Solutions needed to ITT crisis

In the early days of the think tank, Policy Exchange, I once wrote a pamphlet for them entitled ‘The labour market for teachers’. This was way back, a decade ago, in 2008 when I was less active for the Liberal Democrats than I am today as a councillor. As a result of this background, I was interested to read the latest piece by John Blake, Policy Exchange’s current head of education and social reform. The piece is entitled ‘The challenges behind the figures on teacher recruitment’. You can read it by following this link

Mr Blake doesn’t dispute the figures highlighted in my previous post that emerged from UCAS last Thursday. However, he claims that teaching is still a well-paid profession commenting that ‘given teaching is relatively well-paid on entry and has generous increment increases in the first few years to nearly £40,000 without having to take on any additional management responsibility, it seems unlikely it is the issue for recruitment either. This view stands in stark contrast to the Pay Review Body comments in their 2017 Report that ‘teacher’ earnings have undergone a further deterioration … continue to trail those of other professional occupations in all regions except the North East.’ (STRB, 2017 Report, page 31).

However, Mr Blake isn’t really interested in defending the pay structure, but in raising the oft asked question as to why so many show and interest in teaching, but don’t follow that interest through. For good measure, Mr Blake also attacks the profession for not producing enough teachers from those that do apply. This latter point needs careful attention. But, as to the former, he hasn’t been able to find any numbers and he doesn’t mention whether this is a general trend for other graduate occupations? By focussing on this narrow point, he misses the issues of more concern raised in my last blog that applications are down across the country; across all age groups and from both men and women and even more seriously, by a far larger amount for applicants to train as a primary teachers than as secondary teacher. By all means let us create an index of interest in teaching and see whether it is waxing or waning at the present time. We could also create an expected conversion rate, but that might mean recreating an agency to handle teacher recruitment, something Mr Blake doesn’t even consider.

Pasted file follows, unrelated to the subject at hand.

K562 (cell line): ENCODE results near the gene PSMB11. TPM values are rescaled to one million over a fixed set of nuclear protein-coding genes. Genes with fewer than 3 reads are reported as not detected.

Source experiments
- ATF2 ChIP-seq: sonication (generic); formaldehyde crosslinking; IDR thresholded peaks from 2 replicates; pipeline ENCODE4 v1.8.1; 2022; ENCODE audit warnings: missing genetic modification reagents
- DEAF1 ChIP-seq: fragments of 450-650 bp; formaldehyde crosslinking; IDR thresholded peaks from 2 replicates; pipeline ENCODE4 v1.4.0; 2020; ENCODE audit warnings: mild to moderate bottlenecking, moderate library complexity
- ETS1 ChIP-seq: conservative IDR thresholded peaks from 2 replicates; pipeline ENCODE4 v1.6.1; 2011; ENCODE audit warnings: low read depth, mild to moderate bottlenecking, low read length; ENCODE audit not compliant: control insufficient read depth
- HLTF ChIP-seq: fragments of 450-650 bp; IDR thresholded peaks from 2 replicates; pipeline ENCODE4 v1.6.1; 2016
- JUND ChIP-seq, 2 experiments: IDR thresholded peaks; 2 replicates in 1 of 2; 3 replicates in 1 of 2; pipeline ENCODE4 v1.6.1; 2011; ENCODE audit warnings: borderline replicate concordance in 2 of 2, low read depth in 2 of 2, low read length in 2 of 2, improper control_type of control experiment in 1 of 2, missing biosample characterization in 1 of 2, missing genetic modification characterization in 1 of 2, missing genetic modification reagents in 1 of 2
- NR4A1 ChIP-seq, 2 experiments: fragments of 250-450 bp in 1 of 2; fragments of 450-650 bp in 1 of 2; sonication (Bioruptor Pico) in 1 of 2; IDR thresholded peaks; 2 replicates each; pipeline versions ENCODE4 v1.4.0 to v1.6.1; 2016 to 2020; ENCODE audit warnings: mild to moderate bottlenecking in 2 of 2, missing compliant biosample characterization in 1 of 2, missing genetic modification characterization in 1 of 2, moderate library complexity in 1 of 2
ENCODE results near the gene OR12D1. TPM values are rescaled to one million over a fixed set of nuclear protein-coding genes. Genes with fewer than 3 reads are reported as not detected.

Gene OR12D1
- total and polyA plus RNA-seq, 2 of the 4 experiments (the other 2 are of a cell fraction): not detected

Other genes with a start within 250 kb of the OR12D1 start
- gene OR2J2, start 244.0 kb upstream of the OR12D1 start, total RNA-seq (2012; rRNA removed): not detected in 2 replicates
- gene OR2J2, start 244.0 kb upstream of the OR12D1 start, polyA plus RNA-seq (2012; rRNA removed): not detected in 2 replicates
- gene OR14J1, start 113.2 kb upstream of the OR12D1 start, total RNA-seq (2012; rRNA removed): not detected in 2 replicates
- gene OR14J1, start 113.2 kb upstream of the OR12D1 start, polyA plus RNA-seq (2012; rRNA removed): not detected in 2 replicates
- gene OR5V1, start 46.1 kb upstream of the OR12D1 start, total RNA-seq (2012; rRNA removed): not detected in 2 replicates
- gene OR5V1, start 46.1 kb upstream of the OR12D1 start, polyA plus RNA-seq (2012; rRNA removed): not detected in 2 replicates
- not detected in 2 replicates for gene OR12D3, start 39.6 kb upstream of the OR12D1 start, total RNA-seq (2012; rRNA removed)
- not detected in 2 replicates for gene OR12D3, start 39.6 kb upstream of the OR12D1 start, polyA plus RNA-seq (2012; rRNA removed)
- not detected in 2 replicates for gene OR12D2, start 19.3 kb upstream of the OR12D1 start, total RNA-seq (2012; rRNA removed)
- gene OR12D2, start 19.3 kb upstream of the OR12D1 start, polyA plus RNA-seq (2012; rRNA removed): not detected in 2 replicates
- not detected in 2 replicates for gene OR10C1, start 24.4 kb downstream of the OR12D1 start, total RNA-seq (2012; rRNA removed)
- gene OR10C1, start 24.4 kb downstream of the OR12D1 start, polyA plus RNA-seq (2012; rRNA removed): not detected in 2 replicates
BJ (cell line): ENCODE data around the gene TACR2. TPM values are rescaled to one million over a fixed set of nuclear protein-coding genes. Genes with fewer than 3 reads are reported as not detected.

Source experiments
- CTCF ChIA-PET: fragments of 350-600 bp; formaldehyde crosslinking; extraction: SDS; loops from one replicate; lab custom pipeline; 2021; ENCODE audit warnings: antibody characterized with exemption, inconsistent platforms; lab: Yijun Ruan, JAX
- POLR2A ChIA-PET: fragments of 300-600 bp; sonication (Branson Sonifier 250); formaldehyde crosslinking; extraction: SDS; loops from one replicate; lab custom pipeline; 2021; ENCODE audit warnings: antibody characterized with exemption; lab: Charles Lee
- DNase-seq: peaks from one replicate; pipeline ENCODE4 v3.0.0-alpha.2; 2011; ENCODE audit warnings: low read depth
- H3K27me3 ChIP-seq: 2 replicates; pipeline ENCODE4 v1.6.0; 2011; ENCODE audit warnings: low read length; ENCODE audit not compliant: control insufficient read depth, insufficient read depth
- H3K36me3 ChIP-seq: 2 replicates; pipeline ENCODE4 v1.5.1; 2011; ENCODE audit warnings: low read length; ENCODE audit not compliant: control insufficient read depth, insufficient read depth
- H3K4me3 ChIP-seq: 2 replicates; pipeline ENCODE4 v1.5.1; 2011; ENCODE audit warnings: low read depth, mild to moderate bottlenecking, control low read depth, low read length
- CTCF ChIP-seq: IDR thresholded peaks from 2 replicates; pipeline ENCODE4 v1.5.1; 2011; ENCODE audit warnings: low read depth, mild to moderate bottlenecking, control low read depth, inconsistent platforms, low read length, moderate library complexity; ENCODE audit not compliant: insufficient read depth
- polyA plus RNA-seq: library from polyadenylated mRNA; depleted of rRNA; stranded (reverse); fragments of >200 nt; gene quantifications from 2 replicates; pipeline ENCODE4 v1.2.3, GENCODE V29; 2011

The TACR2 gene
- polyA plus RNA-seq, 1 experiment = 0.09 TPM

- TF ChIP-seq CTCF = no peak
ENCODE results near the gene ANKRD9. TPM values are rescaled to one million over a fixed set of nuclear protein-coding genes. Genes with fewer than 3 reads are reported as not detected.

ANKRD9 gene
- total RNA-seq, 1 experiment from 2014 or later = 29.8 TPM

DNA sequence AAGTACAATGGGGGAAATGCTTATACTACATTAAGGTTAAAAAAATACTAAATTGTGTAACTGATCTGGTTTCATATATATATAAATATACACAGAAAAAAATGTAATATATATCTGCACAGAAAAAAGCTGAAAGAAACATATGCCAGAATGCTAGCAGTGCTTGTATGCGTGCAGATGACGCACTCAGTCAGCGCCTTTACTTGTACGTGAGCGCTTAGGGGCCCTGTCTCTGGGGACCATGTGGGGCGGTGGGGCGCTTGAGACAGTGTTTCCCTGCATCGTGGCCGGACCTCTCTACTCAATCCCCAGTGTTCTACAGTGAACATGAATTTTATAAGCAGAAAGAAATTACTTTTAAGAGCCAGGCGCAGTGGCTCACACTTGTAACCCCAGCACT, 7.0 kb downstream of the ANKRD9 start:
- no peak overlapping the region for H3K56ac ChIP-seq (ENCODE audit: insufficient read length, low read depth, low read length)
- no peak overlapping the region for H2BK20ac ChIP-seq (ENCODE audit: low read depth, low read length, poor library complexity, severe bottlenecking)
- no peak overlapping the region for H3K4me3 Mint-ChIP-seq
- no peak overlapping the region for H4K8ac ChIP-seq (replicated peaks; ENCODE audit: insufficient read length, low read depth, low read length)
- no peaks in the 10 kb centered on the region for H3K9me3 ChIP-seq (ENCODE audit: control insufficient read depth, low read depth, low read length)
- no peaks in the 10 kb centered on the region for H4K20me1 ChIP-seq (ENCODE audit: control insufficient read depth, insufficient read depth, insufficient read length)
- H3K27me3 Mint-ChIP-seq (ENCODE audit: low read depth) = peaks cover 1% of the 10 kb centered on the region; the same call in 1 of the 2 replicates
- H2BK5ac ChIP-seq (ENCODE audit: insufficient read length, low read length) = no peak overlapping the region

But, let’s consider the key points Mr Blake makes about not converting applicants into teachers and then not doing enough to help those going through the process. We would benefit from UCAS providing more data on secondary subjects by applicants than just by applications as at present, since applicants can make up to three applications, but we have to manage with what there is available.

In the previous post, I pointed out that ‘So far, ‘placed and applicants holding offers, account for the same percentage of applicants [as in December 2016] at around 58%. Where accepting more than one in two applicants would be acceptable to most Human Resource departments is a matter for conjecture, but it seems a high percentage.’ What percentage does Mr Blake thinks schools and higher education should be aiming for and does he think it wrong for schools to turn down more applicants than higher education?